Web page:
Kathie Lee Gifford sings songs like she's mad at them. What did they ever do to her? Maybe she was frightened by a song as a child. And by Christmas, too, because each year on television she wreaks a bit more revenge.

The brand spanking new 1997 edition (although it actually contains no spanking), "Kathie Lee: We Need a Little Christmas," airs tonight at 10 on Channel 9, which seems awfully late for a family-aimed show. One suspects CBS wasn't so much scheduling it as tucking it away in a nice quiet corner.

As readers of tabloid tattlers know, Kathie Lee has had a difficult year. And one can sympathize. Her husband, Frank, the dull sportscaster, was videotaped committing extramarital hanky-panky. You'd think Kathie Lee would be intent on getting back at her husband rather than taking it out on all of us.

While it's the strict policy of your TV previewer not to give away endings, it seems fair to end the suspense and report that yes, Frank does appear on the special (and is listed as one of the producers), but not until the very end. He lumbers out from the wings with the couple's two cute kiddies, Cody and Cassidy. The big galoot has gall, you have to give him that.

This is while Kathie Lee is singing, or rather barbecuing over a spit, Irving Berlin's "Count Your Blessings." Oh, the irony! "Come on, honey, let's go home," Frank says to her after the song. One longs to hear a proper soap operatic retort from the wronged wife -- something along the lines of "Why don't you go home to your tarty little tramp?"

But that would hardly be in the Christmas spirit -- even Kathie Lee's plastic-coated, artificially sweetened, blood-curdling version of it.

The latest reports from the Kathie Lee front say she has lost a great deal of weight and is quite depressed. Indeed, she looks frighteningly thin on the special and even makes a reference to it. It's actually a touching moment: She softens her otherwise strident delivery of the title tune (from the musical "Mame") when she gets, poignantly, to this line:

" . . . For I've grown a little leaner, grown a little colder, grown a little sadder, grown a little older. . . ."

For a moment she does indeed come across as the game, brave waif, standing up stubbornly to the meanies and Grinches of the world. If she hadn't made such an exhibitionistic display of her "perfect life" and allegedly blissful marriage all those years, she'd seem touchingly tragique now instead of like someone who was all but begging for a pie in the face.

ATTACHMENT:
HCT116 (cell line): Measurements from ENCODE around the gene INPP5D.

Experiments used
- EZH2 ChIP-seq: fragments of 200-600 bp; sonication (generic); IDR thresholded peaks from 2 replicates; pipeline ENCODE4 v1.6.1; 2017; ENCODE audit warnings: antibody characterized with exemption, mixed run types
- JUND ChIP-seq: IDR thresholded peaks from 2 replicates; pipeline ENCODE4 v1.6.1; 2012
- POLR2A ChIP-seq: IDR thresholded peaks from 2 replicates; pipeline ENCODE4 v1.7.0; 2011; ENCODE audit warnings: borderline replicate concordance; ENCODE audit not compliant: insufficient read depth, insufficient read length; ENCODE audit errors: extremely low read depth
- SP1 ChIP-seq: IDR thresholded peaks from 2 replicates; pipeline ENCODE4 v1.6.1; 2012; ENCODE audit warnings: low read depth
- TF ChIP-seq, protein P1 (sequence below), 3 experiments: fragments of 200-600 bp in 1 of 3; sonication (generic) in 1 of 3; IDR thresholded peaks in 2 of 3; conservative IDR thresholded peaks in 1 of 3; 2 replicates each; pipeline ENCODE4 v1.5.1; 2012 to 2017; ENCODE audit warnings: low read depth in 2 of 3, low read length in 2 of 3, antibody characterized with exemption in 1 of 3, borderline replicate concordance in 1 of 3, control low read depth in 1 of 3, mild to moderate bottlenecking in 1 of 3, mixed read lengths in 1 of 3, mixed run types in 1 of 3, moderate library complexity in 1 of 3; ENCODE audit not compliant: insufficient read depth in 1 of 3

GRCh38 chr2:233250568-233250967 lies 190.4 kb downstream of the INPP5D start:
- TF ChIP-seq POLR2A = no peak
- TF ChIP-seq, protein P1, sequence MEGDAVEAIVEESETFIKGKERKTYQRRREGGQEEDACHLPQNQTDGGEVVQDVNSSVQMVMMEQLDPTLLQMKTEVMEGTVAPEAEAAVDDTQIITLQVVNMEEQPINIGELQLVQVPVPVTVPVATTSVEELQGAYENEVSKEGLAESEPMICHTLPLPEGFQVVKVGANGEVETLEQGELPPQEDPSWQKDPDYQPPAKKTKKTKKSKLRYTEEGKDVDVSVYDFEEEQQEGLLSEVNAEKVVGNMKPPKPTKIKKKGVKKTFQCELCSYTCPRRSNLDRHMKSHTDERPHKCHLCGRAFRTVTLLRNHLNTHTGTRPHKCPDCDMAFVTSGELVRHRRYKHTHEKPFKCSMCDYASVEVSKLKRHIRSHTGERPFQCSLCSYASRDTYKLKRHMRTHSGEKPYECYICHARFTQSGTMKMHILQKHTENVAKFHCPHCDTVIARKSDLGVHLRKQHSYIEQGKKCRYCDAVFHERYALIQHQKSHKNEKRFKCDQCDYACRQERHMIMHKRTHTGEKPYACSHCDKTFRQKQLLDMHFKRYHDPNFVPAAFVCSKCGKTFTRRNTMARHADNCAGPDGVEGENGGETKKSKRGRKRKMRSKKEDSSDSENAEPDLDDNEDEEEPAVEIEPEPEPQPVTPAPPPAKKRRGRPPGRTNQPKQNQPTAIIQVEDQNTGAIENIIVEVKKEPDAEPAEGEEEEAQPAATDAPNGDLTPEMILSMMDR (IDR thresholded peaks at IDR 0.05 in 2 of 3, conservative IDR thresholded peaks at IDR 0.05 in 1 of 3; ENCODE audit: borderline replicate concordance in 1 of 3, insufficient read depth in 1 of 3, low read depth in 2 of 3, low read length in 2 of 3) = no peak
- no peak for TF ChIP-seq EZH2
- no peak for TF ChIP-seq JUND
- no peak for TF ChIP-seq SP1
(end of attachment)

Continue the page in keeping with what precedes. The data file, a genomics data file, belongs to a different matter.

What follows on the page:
At least she shows more sparkle on the special than her dreadful guests. First up is Kenny Rogers, looking as though he were miffed at being awakened from a nap in his dressing room. Instead of launching into a song, Rogers sits down and chats with the star, much as she does with guests on the daytime talk show she co-hosts with Regis Philbin. This is not proper prime-time procedure.

Naturally we have to hear about Rogers's home life, one of Kathie Lee's nearly maniacal obsessions. Then Rogers announces, as if it were a papal decree, that he is now going through "one of the most creative times of my life," that he's involved with "a lot of stuff that's really really exciting for me," and that "you have to be in a very special place in your life in order to do that."

Wow. Kinda makes you feel warm inside. The way barium does.

Another guest, Michael W. Smith, "has a beautiful family," Kathie Lee assures us, and a wife who is very very "supportive" of him. Earlier she'd spoken admiringly of how "supportive" Rogers's wife is. Yes, the show has a subtext, albeit a baldly self-aggrandizing one: Repeatedly and revealingly, Kathie Lee suggests there is nothing so noble as a woman supporting her man.

But say, wasn't Eva Braun pretty supportive of honeybunch Adolf Hitler? It's not the answer to everything. If I were a divorce lawyer, I'd offer her my services free.

After Smith comes another singer, CeCe Winans, whom Kathie Lee hails as "a great mom" who's "raising a beautiful family." That's nice because as a singer Winans likes to punish her material even more mercilessly than Kathie Lee does. She drags "O Holy Night" on for so long it becomes "O Holy Night and Well Into the Next Morning."

The hour, taped for some mysterious reason in Bristol, Tenn., ends with Kathie Lee singing about Christmas past "when the world was kinder, full of hope, and love would last." Hmmm. A dart aimed Frank's way, perhaps? Lord knows he deserves it. And yet one suspects that in some unspeakably twisted sort of way, these two may deserve each other. When it comes to Kathie Lee's Christmas specials, we all deserve a year off. CAPTION: Sugar plum: Kathie Lee Gifford puts on a smile for hubby Frank and kid Cassidy on her latest Christmas special. CAPTION: Naughty? Nice? Or how about "noble"? In her Christmas special, Kathie Lee Gifford suggests that's an admirable trait for a wife.